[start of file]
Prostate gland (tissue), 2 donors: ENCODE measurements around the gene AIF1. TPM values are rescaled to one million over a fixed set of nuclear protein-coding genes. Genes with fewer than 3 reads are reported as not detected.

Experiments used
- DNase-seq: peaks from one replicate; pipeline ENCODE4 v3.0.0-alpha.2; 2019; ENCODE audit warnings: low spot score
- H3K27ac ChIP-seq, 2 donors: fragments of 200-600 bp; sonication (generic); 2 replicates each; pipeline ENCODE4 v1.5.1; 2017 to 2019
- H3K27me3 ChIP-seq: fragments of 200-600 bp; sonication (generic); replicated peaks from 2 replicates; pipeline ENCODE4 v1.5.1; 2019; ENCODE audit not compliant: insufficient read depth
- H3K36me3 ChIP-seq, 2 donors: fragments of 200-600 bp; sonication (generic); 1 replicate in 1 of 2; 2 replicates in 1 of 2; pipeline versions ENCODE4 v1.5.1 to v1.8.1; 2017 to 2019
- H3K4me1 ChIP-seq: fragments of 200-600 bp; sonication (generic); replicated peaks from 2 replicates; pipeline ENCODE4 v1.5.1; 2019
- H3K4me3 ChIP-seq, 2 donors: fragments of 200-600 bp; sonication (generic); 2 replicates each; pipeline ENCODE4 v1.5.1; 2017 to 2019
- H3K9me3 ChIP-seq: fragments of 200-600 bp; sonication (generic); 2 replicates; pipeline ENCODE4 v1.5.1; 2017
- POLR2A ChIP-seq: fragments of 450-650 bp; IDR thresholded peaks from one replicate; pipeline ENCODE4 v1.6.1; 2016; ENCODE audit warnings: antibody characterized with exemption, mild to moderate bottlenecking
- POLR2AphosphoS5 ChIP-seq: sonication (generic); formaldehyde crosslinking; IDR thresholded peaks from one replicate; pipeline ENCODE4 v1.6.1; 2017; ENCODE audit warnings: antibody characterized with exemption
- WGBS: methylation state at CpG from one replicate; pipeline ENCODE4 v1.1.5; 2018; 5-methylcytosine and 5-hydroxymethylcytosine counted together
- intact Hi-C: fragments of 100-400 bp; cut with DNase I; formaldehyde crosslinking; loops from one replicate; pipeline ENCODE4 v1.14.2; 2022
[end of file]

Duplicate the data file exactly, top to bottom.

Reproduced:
Prostate gland (tissue), 2 donors: ENCODE measurements around the gene AIF1. TPM values are rescaled to one million over a fixed set of nuclear protein-coding genes. Genes with fewer than 3 reads are reported as not detected.

Experiments used
- DNase-seq: peaks from one replicate; pipeline ENCODE4 v3.0.0-alpha.2; 2019; ENCODE audit warnings: low spot score
- H3K27ac ChIP-seq, 2 donors: fragments of 200-600 bp; sonication (generic); 2 replicates each; pipeline ENCODE4 v1.5.1; 2017 to 2019
- H3K27me3 ChIP-seq: fragments of 200-600 bp; sonication (generic); replicated peaks from 2 replicates; pipeline ENCODE4 v1.5.1; 2019; ENCODE audit not compliant: insufficient read depth
- H3K36me3 ChIP-seq, 2 donors: fragments of 200-600 bp; sonication (generic); 1 replicate in 1 of 2; 2 replicates in 1 of 2; pipeline versions ENCODE4 v1.5.1 to v1.8.1; 2017 to 2019
- H3K4me1 ChIP-seq: fragments of 200-600 bp; sonication (generic); replicated peaks from 2 replicates; pipeline ENCODE4 v1.5.1; 2019
- H3K4me3 ChIP-seq, 2 donors: fragments of 200-600 bp; sonication (generic); 2 replicates each; pipeline ENCODE4 v1.5.1; 2017 to 2019
- H3K9me3 ChIP-seq: fragments of 200-600 bp; sonication (generic); 2 replicates; pipeline ENCODE4 v1.5.1; 2017
- POLR2A ChIP-seq: fragments of 450-650 bp; IDR thresholded peaks from one replicate; pipeline ENCODE4 v1.6.1; 2016; ENCODE audit warnings: antibody characterized with exemption, mild to moderate bottlenecking
- POLR2AphosphoS5 ChIP-seq: sonication (generic); formaldehyde crosslinking; IDR thresholded peaks from one replicate; pipeline ENCODE4 v1.6.1; 2017; ENCODE audit warnings: antibody characterized with exemption
- WGBS: methylation state at CpG from one replicate; pipeline ENCODE4 v1.1.5; 2018; 5-methylcytosine and 5-hydroxymethylcytosine counted together
- intact Hi-C: fragments of 100-400 bp; cut with DNase I; formaldehyde crosslinking; loops from one replicate; pipeline ENCODE4 v1.14.2; 2022